BBC World Service
A new scheme that distributes simple tasks via text messages is being used to target a potential untapped work force in developing countries.
Txteagle is changing the dynamics of outsourcing labour
Txteagle is making it possible for many people in countries like Kenya to earn small amounts of money by completing simple tasks like translations or transcriptions.
Amazon's "Mechanical Turk" similarly divides up tasks but Txteagle differs in that it distributes them via text messages over mobile phones, which have a higher penetration rate - particularly in the developing world.
The service was founded by Nathan Eagle, a researcher at the Santa Fe Institute in New Mexico.
"What we typically focus on is words and phrases, and at the moment most of our clients are interested in software localisation," Dr Eagle told BBC World Service's Digital Planet programme.
"They approach us and say look, we have this whole slew of text-based tasks, things like translations and transcriptions."
According to Txteagle, the total amount of idle time that literate, English-speaking mobile phone subscribers have within the developing world is estimated to be more than 250 million hours every day.
He feels that texting tasks like simple translations to participants in developing countries is economical not only in a business sense but also provides participants with an additional source of income.
"In Kenya there are 60 different unique languages, and companies - whether they are Microsoft, Google or Nokia - would love to put their software in each of these languages.
"But they really have no idea what these particular words would translate to," said Dr Eagle.
"For example, the word 'address book' is very common on almost all Nokia handsets and where I was living in this small village called Kilifi in Kenya, the mother tongue is a language called Giriama.
"An individual in Kilifi receives the text message saying, please translate the word 'address book'.
"They type in that particular word and it gets sent back to our server, which is collecting a lot of responses from that same task until we are confident we have the right answer.
"Once we get the right answer we push it back to - in this case - Nokia.
"This system enables companies like Nokia to build-up a corpus of these translations, so that they can do software localisation," he said.
Exploitation or globalisation
Although the concept seems like an ideal way of helping the developing world, Txteagle could also be seen as a means of profiteering.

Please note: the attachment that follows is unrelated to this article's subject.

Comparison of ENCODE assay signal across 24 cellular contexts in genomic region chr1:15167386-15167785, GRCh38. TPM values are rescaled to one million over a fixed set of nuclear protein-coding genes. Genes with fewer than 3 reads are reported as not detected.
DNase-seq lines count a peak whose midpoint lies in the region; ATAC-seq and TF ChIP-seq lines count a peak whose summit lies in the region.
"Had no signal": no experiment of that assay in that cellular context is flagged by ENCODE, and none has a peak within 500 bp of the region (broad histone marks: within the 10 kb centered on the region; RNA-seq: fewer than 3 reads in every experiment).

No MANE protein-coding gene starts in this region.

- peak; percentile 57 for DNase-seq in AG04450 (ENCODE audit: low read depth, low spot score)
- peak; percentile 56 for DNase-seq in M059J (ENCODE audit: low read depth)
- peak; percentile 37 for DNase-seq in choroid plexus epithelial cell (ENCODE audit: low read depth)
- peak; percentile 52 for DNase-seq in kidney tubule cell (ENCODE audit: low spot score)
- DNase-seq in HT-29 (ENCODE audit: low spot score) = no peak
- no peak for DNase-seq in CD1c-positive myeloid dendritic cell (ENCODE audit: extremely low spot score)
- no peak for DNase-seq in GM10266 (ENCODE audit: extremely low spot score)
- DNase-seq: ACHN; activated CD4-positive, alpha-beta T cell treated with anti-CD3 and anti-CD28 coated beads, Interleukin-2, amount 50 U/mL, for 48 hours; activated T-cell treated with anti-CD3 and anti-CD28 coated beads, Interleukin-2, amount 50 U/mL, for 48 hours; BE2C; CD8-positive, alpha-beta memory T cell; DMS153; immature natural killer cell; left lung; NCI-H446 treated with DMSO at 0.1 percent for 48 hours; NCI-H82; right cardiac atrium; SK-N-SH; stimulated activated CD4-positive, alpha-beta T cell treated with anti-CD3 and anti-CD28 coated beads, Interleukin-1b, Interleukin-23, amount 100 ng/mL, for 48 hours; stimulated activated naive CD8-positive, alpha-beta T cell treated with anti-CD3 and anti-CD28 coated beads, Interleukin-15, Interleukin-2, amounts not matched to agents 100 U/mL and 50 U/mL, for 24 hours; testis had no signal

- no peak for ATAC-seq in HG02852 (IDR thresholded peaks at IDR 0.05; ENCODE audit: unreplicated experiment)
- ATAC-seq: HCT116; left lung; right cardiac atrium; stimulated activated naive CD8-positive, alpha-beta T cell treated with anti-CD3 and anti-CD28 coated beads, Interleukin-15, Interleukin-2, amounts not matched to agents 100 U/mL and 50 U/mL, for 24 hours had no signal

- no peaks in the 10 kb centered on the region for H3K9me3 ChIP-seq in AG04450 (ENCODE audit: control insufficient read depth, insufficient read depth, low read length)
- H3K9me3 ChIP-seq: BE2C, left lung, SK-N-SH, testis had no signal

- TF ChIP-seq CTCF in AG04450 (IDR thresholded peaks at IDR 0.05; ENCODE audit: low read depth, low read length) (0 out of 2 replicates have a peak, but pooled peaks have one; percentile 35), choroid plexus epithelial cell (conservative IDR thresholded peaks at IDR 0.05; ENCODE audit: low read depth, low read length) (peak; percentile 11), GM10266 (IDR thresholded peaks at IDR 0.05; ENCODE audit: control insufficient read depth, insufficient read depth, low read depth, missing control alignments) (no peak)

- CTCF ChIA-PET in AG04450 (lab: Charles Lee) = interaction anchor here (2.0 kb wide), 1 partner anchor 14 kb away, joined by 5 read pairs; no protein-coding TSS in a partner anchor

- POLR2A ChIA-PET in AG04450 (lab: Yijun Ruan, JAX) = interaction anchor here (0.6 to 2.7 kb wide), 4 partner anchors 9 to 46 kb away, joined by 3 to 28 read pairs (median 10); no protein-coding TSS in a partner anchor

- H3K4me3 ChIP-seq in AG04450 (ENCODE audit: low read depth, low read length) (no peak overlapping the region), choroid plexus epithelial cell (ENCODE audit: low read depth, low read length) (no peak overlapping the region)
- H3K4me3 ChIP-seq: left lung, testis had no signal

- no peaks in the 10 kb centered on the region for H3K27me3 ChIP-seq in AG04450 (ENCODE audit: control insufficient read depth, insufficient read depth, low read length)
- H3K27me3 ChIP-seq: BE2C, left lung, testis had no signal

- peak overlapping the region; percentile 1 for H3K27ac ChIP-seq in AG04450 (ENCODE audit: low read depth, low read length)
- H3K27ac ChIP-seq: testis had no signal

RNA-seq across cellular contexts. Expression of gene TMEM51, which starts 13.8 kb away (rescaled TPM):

Dr Eagle disagrees and feels that given the high rates of unemployment and marginal income sources, much of this population would greatly benefit from even an extra dollar per day.
The scheme could possibly lift many from poverty
"One of the things that we would like to see happen is to have lots and lots of tasks and have individuals potentially doing this full-time," he said.
"For the moment this is something that would be a system that enables people to augment their existing income stream and not for them to quit their job and do this full time.
"If you just look at the business of outsourcing industry, we're talking about hundreds of billions of dollars a year.
"If we could get a small fraction of a percent of these types of tasks going into rural villages in Africa, not only can we affect the lives of a lot of people, we can impact the GDP of the nation," he added.
All payments for completed tasks are received by mobile phones, using M-PESA, a popular mobile banking service.
"I would love to be able to come up with a way that we can do much larger scale translations, but remember we are constrained by this 160 character text message limit," said Dr Eagle.
He is hoping to expand the service to enable a single phone to have multiple user accounts, so that family members could each use a shared phone to create their own individual savings accounts.
Txteagle is set to be rolled out in the Dominican Republic and South America later this year.
Digital Planet is broadcast on BBC World Service on Tuesday at 1232 GMT and repeated at 1632 GMT, 2032 GMT and on Wednesday at 0032 GMT.
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